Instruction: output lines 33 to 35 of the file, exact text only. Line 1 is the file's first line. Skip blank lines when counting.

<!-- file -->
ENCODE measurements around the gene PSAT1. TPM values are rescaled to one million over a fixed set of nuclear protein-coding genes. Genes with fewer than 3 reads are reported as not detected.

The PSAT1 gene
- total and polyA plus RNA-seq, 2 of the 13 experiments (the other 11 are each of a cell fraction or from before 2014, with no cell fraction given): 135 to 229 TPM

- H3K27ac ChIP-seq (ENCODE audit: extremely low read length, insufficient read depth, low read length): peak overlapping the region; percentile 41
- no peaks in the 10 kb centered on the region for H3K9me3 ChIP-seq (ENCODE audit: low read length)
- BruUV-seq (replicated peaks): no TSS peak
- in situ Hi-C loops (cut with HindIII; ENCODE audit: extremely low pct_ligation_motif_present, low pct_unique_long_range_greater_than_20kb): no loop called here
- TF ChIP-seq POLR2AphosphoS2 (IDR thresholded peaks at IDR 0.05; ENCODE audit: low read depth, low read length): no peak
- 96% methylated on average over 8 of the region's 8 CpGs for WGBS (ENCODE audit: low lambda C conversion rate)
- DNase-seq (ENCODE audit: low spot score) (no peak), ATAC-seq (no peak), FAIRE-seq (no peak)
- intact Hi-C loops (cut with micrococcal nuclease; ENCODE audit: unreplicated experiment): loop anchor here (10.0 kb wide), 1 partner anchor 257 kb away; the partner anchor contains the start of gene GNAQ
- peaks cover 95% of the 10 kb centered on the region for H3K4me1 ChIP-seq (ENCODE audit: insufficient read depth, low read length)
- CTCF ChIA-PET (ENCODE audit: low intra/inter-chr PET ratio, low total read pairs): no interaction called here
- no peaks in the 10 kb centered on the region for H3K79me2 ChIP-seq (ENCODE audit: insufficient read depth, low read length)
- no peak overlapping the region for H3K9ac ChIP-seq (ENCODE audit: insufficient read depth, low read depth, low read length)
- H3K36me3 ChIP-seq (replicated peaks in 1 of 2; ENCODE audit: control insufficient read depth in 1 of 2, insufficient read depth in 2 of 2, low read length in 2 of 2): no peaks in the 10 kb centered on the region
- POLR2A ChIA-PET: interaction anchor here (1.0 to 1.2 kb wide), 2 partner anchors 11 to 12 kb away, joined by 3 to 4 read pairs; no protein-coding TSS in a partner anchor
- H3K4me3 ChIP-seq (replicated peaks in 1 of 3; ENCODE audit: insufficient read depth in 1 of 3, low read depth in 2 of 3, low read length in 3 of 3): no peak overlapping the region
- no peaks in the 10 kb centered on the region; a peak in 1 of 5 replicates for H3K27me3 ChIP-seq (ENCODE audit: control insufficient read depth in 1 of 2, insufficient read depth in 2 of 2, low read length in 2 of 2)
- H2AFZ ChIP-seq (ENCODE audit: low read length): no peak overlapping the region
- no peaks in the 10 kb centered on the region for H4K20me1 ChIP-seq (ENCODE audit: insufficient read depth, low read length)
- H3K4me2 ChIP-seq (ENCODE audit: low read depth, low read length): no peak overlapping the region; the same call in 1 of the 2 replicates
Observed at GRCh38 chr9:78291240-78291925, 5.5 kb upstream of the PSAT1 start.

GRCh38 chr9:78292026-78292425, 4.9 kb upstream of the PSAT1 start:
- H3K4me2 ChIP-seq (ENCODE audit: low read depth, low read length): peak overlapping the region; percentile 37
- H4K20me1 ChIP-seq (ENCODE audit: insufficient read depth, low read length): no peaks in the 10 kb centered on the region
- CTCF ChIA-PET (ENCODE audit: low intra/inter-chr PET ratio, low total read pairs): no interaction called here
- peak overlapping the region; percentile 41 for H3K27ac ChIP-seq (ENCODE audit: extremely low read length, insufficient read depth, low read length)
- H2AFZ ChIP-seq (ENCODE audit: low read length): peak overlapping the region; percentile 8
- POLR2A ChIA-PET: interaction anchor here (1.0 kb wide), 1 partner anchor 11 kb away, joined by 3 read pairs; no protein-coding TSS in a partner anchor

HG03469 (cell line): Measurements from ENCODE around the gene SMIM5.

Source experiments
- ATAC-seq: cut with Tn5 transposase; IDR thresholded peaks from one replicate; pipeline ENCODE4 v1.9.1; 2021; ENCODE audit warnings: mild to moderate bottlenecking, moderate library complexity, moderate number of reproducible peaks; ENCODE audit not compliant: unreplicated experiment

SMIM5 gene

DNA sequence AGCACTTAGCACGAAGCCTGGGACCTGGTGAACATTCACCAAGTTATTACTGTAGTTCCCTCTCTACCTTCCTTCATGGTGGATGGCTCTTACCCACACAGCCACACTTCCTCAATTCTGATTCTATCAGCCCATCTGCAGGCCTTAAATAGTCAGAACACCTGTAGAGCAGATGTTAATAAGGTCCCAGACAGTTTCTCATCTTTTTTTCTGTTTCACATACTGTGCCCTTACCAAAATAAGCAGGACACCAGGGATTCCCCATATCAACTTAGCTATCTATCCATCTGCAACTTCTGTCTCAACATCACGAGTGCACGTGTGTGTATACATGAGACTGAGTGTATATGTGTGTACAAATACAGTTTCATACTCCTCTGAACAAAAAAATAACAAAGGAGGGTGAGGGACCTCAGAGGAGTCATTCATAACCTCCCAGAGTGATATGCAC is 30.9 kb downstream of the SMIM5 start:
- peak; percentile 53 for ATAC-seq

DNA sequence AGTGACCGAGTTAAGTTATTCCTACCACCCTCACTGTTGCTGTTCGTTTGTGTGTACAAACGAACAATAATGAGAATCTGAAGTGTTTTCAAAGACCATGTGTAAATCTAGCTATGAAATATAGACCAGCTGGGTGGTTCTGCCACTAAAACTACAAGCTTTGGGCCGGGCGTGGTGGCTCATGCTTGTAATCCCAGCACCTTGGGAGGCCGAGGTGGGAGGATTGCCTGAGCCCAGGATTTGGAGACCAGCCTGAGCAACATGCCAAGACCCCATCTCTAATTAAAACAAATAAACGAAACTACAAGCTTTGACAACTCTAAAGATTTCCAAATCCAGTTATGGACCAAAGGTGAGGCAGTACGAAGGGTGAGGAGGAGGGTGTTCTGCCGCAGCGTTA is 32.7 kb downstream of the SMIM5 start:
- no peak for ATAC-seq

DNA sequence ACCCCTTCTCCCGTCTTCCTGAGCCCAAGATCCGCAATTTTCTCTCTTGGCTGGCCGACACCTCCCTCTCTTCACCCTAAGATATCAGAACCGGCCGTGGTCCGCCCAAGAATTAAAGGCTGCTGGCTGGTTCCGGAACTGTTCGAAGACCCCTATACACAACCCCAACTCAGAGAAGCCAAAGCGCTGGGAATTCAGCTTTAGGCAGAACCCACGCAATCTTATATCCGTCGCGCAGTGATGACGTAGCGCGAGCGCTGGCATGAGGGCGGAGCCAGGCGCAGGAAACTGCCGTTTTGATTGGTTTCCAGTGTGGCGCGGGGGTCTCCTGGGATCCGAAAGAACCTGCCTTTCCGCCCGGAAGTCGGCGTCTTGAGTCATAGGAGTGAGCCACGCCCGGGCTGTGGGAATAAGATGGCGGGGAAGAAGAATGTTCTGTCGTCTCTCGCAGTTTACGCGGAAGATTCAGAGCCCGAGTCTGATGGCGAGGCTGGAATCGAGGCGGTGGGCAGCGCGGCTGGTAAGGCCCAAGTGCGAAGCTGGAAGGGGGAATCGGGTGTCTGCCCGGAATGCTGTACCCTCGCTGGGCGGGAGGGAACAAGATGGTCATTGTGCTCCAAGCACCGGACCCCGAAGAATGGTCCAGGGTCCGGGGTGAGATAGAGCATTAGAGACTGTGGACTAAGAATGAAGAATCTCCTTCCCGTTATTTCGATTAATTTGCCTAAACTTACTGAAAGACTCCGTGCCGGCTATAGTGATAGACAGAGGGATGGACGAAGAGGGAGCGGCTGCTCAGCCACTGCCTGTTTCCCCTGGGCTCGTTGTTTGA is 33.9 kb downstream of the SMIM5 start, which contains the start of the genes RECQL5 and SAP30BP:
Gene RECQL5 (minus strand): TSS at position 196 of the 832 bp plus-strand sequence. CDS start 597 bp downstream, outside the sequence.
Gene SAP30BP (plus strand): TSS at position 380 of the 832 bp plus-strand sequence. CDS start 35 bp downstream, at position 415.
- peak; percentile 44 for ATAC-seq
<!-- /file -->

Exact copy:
- ATAC-seq: cut with Tn5 transposase; IDR thresholded peaks from one replicate; pipeline ENCODE4 v1.9.1; 2021; ENCODE audit warnings: mild to moderate bottlenecking, moderate library complexity, moderate number of reproducible peaks; ENCODE audit not compliant: unreplicated experiment

SMIM5 gene

DNA sequence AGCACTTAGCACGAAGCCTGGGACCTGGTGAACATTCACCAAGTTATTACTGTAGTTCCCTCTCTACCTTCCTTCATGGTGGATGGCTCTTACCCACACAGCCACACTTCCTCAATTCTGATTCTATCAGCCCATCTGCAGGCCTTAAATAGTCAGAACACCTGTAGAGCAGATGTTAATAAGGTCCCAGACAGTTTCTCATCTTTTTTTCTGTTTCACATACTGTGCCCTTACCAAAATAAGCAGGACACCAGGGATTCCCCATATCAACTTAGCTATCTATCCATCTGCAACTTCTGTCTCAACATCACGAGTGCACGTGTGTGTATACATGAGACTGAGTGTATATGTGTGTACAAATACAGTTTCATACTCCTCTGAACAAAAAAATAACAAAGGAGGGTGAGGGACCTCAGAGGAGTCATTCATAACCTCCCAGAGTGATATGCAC is 30.9 kb downstream of the SMIM5 start: